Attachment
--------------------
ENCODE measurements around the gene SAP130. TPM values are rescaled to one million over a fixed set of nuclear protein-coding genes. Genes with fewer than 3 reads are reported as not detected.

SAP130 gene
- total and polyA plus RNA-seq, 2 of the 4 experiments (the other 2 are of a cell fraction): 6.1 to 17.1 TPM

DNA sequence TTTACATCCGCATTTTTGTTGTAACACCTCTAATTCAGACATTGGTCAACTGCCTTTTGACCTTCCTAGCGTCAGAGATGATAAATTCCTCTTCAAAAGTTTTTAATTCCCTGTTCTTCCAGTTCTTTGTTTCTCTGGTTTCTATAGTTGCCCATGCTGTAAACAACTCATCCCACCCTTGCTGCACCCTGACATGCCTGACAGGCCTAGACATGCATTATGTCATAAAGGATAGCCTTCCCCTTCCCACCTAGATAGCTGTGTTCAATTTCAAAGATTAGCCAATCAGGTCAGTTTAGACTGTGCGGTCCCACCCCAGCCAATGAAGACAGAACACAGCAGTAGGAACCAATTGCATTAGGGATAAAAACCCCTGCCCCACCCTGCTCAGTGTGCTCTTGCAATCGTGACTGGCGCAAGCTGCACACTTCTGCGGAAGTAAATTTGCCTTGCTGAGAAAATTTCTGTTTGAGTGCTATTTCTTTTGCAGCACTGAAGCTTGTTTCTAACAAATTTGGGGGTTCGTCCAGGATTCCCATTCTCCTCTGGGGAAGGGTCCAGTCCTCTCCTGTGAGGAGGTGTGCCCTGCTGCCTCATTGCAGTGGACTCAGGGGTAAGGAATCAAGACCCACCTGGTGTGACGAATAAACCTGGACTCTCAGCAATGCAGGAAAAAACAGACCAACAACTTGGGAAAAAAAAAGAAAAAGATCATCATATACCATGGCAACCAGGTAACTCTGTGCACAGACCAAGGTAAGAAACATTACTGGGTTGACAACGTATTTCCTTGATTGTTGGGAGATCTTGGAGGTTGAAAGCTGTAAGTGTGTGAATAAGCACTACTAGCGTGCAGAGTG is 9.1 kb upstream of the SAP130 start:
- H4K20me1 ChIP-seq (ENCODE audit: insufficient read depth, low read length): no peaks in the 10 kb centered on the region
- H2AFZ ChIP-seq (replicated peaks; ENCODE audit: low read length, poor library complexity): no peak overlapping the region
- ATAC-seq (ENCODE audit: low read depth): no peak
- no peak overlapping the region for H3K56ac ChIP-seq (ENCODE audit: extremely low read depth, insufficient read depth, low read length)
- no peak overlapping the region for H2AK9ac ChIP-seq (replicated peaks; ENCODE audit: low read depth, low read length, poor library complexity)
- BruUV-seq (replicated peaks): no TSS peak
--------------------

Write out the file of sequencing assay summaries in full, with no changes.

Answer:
ENCODE measurements around the gene SAP130. TPM values are rescaled to one million over a fixed set of nuclear protein-coding genes. Genes with fewer than 3 reads are reported as not detected.

SAP130 gene
- total and polyA plus RNA-seq, 2 of the 4 experiments (the other 2 are of a cell fraction): 6.1 to 17.1 TPM

DNA sequence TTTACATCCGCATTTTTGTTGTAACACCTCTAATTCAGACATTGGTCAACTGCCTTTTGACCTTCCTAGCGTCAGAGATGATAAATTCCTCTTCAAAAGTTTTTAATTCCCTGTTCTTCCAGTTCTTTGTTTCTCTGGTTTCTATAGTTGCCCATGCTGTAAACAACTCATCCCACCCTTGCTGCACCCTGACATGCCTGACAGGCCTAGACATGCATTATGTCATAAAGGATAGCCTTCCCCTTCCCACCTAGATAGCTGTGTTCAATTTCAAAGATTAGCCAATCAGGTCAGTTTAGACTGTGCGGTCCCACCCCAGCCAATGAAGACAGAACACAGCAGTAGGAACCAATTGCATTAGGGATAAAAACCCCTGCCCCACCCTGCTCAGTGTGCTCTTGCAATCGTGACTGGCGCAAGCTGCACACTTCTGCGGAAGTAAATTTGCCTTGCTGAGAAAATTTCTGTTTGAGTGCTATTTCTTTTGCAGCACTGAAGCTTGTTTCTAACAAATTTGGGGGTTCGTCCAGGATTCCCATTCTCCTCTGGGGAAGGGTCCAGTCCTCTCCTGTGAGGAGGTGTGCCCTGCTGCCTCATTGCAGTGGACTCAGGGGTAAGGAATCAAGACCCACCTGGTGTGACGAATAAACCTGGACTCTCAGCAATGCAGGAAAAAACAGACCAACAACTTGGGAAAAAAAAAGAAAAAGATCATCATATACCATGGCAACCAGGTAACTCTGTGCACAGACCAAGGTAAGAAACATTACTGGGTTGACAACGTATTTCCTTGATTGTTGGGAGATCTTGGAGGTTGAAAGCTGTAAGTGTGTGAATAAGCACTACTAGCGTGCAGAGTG is 9.1 kb upstream of the SAP130 start:
- H4K20me1 ChIP-seq (ENCODE audit: insufficient read depth, low read length): no peaks in the 10 kb centered on the region
- H2AFZ ChIP-seq (replicated peaks; ENCODE audit: low read length, poor library complexity): no peak overlapping the region
- ATAC-seq (ENCODE audit: low read depth): no peak
- no peak overlapping the region for H3K56ac ChIP-seq (ENCODE audit: extremely low read depth, insufficient read depth, low read length)
- no peak overlapping the region for H2AK9ac ChIP-seq (replicated peaks; ENCODE audit: low read depth, low read length, poor library complexity)
- BruUV-seq (replicated peaks): no TSS peak